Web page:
Repair and Regeneration Flashcards Preview

EMS - Mechanisms of disease > Repair and Regeneration > Flashcards

Flashcards in Repair and Regeneration Deck (18):

What is repair?

Damaged cells cannot be replaced by like.

Fibrosis and scarring.

Loss of specialised function.


What is a labile cell population?

High normal turnover

Active stem cell population

Excellent regenerative capacity
- eg Epithelia


What are stable (quiescent) cell populations?

Low physiological turnover

Turnover can massively increase if needed

Good regenerative capacity
- eg liver, renal tubules


What are permanent cell populations?

No physiological turnover

Long life cells

No regenerative capacity (nb recent stem cell research)
- eg neurons, muscle cells


What are stem cells?

Prolonged self-renewal

Asymmetric replication

Reservoirs present in many adult tissues (‘Adult’stem cell ‘niches’)


What types of injury may cause the destruction of stem cells?

Full-thickness burns



What processes take part in the control of regeneration?

Proliferation of stem cell / amplifying cell compartments

Covering of defect

Contact inhibition

Complex control by growth factors, cell-cell and cell-matrix interactions


What key things does the process of regeneration depend on?

Restoration of normal structure / function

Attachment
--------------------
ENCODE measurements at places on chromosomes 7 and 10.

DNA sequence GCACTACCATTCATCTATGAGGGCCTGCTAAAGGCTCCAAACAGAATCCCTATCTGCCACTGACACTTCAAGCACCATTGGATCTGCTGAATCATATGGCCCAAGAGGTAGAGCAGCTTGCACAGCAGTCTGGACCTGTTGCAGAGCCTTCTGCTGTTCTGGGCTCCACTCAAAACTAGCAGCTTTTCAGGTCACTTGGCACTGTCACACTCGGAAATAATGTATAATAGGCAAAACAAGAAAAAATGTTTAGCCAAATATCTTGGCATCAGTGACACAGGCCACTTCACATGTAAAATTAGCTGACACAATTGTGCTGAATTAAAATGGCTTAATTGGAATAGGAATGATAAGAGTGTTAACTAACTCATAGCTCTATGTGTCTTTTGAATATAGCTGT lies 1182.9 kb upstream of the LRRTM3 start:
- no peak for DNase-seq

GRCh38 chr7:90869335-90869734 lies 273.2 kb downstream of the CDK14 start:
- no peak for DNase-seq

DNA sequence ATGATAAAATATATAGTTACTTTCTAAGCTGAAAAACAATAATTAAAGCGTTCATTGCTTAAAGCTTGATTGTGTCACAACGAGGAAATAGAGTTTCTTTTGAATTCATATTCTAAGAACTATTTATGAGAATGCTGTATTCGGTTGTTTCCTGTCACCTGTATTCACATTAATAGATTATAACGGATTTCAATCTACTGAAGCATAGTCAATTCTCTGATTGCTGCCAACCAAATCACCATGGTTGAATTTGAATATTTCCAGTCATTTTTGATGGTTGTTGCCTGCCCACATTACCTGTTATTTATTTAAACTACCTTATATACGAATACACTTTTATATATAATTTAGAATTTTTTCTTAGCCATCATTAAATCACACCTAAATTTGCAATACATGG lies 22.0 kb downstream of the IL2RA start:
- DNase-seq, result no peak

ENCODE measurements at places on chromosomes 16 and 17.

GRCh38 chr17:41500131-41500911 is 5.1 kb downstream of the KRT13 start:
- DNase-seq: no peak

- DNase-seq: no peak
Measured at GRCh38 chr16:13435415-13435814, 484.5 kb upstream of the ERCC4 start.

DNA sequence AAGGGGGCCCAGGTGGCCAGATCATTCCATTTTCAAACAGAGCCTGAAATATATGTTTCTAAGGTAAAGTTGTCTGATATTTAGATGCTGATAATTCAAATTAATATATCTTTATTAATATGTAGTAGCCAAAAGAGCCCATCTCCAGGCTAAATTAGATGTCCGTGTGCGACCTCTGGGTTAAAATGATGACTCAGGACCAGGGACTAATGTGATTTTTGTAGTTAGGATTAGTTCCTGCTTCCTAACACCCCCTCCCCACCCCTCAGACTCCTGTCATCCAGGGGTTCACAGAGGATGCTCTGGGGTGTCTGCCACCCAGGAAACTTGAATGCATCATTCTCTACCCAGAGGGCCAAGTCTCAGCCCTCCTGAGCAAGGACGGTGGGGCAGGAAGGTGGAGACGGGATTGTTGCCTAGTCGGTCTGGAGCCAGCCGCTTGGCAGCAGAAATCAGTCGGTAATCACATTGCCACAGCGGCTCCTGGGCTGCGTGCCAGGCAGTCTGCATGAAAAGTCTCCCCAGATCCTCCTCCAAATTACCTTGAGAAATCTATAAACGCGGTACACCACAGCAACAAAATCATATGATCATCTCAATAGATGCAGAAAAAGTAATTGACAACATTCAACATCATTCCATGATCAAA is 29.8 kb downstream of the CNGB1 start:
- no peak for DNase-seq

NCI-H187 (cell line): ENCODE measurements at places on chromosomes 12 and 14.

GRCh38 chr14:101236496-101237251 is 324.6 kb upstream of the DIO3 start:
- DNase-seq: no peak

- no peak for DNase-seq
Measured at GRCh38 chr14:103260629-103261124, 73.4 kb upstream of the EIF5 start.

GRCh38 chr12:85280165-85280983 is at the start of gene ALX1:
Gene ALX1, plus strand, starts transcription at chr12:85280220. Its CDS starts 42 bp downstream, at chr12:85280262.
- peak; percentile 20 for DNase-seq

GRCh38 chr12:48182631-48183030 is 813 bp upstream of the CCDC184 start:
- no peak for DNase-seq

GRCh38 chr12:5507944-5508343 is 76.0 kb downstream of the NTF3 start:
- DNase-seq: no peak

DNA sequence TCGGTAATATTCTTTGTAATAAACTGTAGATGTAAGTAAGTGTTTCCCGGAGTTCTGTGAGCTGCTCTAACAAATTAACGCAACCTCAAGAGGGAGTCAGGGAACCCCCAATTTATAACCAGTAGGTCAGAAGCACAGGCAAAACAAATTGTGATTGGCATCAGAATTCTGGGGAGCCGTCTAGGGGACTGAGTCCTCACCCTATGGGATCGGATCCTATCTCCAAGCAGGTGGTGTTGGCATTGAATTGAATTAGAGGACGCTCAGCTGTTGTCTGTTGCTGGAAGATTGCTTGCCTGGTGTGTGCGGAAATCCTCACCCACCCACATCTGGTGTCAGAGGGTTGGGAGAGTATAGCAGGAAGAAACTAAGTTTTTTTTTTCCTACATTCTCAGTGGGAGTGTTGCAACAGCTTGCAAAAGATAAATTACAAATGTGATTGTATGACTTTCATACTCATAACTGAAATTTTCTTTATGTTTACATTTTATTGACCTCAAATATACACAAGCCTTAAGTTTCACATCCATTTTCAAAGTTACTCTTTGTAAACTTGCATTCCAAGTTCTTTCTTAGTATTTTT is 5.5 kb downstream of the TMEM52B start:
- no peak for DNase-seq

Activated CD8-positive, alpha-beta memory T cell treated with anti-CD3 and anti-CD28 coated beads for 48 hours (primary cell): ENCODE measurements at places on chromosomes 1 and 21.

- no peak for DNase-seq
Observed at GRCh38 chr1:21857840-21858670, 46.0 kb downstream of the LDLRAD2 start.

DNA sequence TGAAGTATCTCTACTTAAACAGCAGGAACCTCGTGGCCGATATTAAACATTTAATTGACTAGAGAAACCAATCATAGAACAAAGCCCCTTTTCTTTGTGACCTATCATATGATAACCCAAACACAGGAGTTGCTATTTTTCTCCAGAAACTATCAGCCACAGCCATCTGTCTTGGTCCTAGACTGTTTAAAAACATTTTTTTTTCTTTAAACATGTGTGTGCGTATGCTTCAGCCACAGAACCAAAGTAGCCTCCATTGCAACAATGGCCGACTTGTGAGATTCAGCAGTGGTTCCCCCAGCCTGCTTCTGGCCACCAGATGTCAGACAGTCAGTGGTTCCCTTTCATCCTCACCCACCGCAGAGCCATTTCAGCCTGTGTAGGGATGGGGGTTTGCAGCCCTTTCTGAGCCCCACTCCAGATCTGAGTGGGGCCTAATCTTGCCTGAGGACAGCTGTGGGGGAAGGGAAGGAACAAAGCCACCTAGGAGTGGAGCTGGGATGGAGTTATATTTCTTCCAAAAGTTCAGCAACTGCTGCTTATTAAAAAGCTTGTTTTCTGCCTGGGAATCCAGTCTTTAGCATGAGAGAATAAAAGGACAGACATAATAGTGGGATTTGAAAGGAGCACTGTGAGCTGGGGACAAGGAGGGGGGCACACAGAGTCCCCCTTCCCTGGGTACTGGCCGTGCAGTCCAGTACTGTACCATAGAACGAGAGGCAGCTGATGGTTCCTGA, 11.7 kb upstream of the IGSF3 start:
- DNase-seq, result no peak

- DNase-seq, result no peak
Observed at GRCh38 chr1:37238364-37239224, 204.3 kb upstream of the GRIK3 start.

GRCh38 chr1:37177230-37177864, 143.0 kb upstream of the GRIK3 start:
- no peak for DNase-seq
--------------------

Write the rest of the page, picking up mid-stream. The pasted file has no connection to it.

Depends on tissue cell kinetics, architecture

Depends on stem cell survival


What is the name given to the tissue that eventually matures into fibrous scar tissue?

Granulation tissue


Describe the process of granulation.

New capillary loops form.

Phagocytic cells move into dead tissue and start clearing.

Proliferation and migration of myofibroblasts- synthesise collage and ECM.

Acquire myofibrils and contractile ability.


What factors may inhibit healing?

- Infection
- Haematoma
- Blood supply
- Foreign bodies

- Age
- Drugs (eg steroids - induce a catabolic state)
- Anaemia
- Diabetes
- Malnutrition
- Catabolic states
- Vitamin C deficiency
- Trace metal deficiency
- Mechanical stress


What is healing by first intention?

Clean, uninfected surgical wound

Good haemostasis

Edges apposed eg with sutures or staples


What is healing by second intention?

Wound edges not apposed

Extensive loss of tissue

Apposition not physically possible
- i.e. Large haematoma, infection, foreign body

More florid granulation tissue reaction (“leaving a wound to granulate”)

More extensive scarring


What is the healing process process for fracture?

Haematoma is organised

Removal of necrotic fragments

Osteoblasts lay down woven bone
- (=callus)

Remodelling according to mechanical stress

Replacement by lamellar bone


What happens when the brain tries to heal?

Neurons are terminally differentiated

Supporting tissue is glial cells rather than collagen and fibroblasts etc

Hence damaged tissue is removed, often leaving cyst

Gliosis rather than scarring


Which cells release epidermal growth factor and what is its function?

Macrophages, platelets

Also found in saliva and plasma.

Mitogenic to keratinocytes and fibroblasts. Stimulates granulation.


Which cells release transforming growth factor b and what is its function?

Released by T cells (and others probably)

Chemotactic to:
- PMNs
- macrophages
- lymphocytes
- fibroblasts
- smooth muscle cells

- TIMP synthesis
- angiogenesis
- fibroplasia.

- activation of MMPs
- keratinocyte proliferation


What is regeneration?

Normal healing.

Damaged cells can be replaced by like.

Tissue returns to normal.